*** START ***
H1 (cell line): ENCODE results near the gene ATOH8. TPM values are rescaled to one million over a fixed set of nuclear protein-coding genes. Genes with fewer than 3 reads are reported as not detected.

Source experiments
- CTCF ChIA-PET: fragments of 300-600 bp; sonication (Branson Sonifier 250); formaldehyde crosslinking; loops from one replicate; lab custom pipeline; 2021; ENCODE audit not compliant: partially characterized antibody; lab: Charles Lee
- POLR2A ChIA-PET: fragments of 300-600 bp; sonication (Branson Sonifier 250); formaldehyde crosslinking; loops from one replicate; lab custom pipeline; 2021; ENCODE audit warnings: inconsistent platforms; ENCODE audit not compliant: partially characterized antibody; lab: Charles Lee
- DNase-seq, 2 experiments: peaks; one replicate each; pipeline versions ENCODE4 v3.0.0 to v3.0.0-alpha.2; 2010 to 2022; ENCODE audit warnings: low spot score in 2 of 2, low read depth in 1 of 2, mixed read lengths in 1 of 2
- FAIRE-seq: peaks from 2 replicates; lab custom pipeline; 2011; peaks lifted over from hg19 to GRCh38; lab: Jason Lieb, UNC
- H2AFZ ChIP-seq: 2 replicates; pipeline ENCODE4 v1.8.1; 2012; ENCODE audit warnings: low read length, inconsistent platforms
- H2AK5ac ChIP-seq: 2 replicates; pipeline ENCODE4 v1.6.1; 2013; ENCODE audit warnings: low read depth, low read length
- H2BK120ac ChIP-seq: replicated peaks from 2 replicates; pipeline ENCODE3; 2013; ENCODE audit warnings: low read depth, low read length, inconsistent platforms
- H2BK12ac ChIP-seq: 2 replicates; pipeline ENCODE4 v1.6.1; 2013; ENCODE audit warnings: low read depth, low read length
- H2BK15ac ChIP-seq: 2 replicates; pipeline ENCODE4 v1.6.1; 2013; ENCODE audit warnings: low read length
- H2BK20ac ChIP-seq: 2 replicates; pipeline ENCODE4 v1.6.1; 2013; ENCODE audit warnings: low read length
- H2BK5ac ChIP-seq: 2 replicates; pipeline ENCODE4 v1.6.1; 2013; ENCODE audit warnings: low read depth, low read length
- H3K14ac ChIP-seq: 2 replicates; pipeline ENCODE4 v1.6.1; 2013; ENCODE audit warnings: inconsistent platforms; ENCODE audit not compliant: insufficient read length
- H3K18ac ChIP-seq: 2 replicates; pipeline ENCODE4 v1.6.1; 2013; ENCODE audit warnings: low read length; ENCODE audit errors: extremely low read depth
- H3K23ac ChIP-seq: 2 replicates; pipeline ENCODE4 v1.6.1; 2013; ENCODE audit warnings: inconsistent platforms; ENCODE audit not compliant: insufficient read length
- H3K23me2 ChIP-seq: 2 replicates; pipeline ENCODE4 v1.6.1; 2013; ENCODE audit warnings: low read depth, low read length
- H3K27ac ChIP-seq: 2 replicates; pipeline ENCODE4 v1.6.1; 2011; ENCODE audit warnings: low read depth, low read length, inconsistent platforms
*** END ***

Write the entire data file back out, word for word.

H1 (cell line): ENCODE results near the gene ATOH8. TPM values are rescaled to one million over a fixed set of nuclear protein-coding genes. Genes with fewer than 3 reads are reported as not detected.

Source experiments
- CTCF ChIA-PET: fragments of 300-600 bp; sonication (Branson Sonifier 250); formaldehyde crosslinking; loops from one replicate; lab custom pipeline; 2021; ENCODE audit not compliant: partially characterized antibody; lab: Charles Lee
- POLR2A ChIA-PET: fragments of 300-600 bp; sonication (Branson Sonifier 250); formaldehyde crosslinking; loops from one replicate; lab custom pipeline; 2021; ENCODE audit warnings: inconsistent platforms; ENCODE audit not compliant: partially characterized antibody; lab: Charles Lee
- DNase-seq, 2 experiments: peaks; one replicate each; pipeline versions ENCODE4 v3.0.0 to v3.0.0-alpha.2; 2010 to 2022; ENCODE audit warnings: low spot score in 2 of 2, low read depth in 1 of 2, mixed read lengths in 1 of 2
- FAIRE-seq: peaks from 2 replicates; lab custom pipeline; 2011; peaks lifted over from hg19 to GRCh38; lab: Jason Lieb, UNC
- H2AFZ ChIP-seq: 2 replicates; pipeline ENCODE4 v1.8.1; 2012; ENCODE audit warnings: low read length, inconsistent platforms
- H2AK5ac ChIP-seq: 2 replicates; pipeline ENCODE4 v1.6.1; 2013; ENCODE audit warnings: low read depth, low read length
- H2BK120ac ChIP-seq: replicated peaks from 2 replicates; pipeline ENCODE3; 2013; ENCODE audit warnings: low read depth, low read length, inconsistent platforms
- H2BK12ac ChIP-seq: 2 replicates; pipeline ENCODE4 v1.6.1; 2013; ENCODE audit warnings: low read depth, low read length
- H2BK15ac ChIP-seq: 2 replicates; pipeline ENCODE4 v1.6.1; 2013; ENCODE audit warnings: low read length
- H2BK20ac ChIP-seq: 2 replicates; pipeline ENCODE4 v1.6.1; 2013; ENCODE audit warnings: low read length
- H2BK5ac ChIP-seq: 2 replicates; pipeline ENCODE4 v1.6.1; 2013; ENCODE audit warnings: low read depth, low read length
- H3K14ac ChIP-seq: 2 replicates; pipeline ENCODE4 v1.6.1; 2013; ENCODE audit warnings: inconsistent platforms; ENCODE audit not compliant: insufficient read length
- H3K18ac ChIP-seq: 2 replicates; pipeline ENCODE4 v1.6.1; 2013; ENCODE audit warnings: low read length; ENCODE audit errors: extremely low read depth
- H3K23ac ChIP-seq: 2 replicates; pipeline ENCODE4 v1.6.1; 2013; ENCODE audit warnings: inconsistent platforms; ENCODE audit not compliant: insufficient read length
- H3K23me2 ChIP-seq: 2 replicates; pipeline ENCODE4 v1.6.1; 2013; ENCODE audit warnings: low read depth, low read length
- H3K27ac ChIP-seq: 2 replicates; pipeline ENCODE4 v1.6.1; 2011; ENCODE audit warnings: low read depth, low read length, inconsistent platforms